When putting together content for a presentation or speech, most communicators start at the beginning.
Don't do that.
Sure, it makes sense to write your introduction first because it's the first thing you're going to say, but you have to fight that instinct.
Instead, write out your content's body (that big giant middle part that's full of data, stories, proof points, process steps, quotes, etc.) first. Then, write out your conclusion (your final word, your clear call to specific action).
Only when you've finished the body and the conclusion will it be time to write your introduction.
It's been said"
"How do I know what I'm writing until I've written it?"
When you start with the body of your content, you get a truer sense of what you really want to say. You get a sense of the way you're going to persuade your listeners, what matters most to them, and how to best direct them.
Only when that work is done will you know what your presentation or speech is really all about.
Only then can you know how to create an introduction that grabs your audience's attention, lets them know where you're headed, and teases your most impactful point.
Your introduction should serve as the lens through which your audience views the body of your content.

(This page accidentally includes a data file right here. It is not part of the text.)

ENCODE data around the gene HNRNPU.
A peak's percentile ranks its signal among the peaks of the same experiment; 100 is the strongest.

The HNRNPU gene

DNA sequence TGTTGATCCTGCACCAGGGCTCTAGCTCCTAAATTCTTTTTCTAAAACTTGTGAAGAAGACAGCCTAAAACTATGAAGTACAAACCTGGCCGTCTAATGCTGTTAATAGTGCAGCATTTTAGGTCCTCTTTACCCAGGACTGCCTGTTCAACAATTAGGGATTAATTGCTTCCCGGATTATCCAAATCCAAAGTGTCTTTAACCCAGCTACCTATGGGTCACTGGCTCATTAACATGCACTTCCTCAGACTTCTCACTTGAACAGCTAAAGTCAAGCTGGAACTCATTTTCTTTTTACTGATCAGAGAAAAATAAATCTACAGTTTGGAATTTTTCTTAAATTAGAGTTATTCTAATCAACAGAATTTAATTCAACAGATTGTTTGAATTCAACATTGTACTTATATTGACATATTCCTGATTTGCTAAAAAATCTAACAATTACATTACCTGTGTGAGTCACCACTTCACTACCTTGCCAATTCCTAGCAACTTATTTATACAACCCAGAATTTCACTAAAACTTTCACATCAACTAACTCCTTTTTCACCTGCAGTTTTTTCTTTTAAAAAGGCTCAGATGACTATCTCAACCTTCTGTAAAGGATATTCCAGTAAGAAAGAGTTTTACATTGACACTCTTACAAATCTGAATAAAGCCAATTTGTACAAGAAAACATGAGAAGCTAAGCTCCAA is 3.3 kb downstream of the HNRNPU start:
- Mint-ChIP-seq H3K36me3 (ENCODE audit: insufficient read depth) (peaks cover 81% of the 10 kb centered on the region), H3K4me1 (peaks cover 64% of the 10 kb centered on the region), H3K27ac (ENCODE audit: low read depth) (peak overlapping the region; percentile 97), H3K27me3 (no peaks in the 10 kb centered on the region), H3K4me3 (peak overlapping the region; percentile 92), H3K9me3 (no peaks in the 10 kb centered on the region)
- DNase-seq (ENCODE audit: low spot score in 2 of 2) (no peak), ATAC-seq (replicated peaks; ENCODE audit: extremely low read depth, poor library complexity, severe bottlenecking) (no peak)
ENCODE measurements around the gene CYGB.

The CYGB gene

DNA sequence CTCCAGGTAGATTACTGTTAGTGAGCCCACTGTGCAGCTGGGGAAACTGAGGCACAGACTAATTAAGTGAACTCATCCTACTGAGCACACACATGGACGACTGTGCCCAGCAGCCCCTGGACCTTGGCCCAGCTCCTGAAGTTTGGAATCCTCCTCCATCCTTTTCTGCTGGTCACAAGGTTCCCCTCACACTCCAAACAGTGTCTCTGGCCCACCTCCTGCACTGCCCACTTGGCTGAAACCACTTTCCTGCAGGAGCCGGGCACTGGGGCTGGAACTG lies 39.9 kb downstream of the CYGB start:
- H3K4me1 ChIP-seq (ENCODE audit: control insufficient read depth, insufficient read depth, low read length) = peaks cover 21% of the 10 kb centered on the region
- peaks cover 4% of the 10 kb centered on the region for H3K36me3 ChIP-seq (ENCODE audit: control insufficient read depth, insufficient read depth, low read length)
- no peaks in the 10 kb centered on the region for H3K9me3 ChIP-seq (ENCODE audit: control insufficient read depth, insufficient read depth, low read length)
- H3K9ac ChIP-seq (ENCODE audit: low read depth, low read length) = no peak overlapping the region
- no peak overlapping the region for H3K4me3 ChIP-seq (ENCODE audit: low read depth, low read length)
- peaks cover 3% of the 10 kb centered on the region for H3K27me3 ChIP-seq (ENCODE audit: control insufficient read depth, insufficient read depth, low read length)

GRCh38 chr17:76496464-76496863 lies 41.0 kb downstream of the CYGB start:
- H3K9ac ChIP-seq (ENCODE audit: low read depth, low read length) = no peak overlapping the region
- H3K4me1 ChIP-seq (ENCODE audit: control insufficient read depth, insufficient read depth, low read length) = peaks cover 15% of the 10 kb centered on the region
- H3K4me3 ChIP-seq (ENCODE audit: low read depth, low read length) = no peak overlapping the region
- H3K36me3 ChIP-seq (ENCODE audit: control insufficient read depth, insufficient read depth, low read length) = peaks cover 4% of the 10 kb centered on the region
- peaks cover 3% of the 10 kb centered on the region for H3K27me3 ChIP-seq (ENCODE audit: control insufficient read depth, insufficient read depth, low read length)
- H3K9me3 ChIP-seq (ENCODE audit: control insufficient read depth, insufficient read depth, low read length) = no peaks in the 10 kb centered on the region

When you write the introduction before truly doing the body work, you're in danger of writing an introduction that doesn't offer up the right lens.
So... instead of starting at the start, map out your body (and then write your conclusion if you're up for it). Then, in light of that content, consider what's going to matter most to your audience. (Is it their current goal? Is it a key data point? A story that proves what you're saying? Is it a description of the right strategy? A knock on the current, faulty strategy?)
Set yourself up for success by using your introduction to point toward that key point, intrigue them, tell them what's to come, and get them excited about what you have to say.
Fighting your natural tendency to start with your introduction won't be easy at first, but as you do it more and more—and realize how much better your introductions become when you write them last—you'll find yourself wanting to write your beginning last.
Learn all you need to know about organizing your content for an upcoming presentation and speech with our 12 Essential Content Questions online course...
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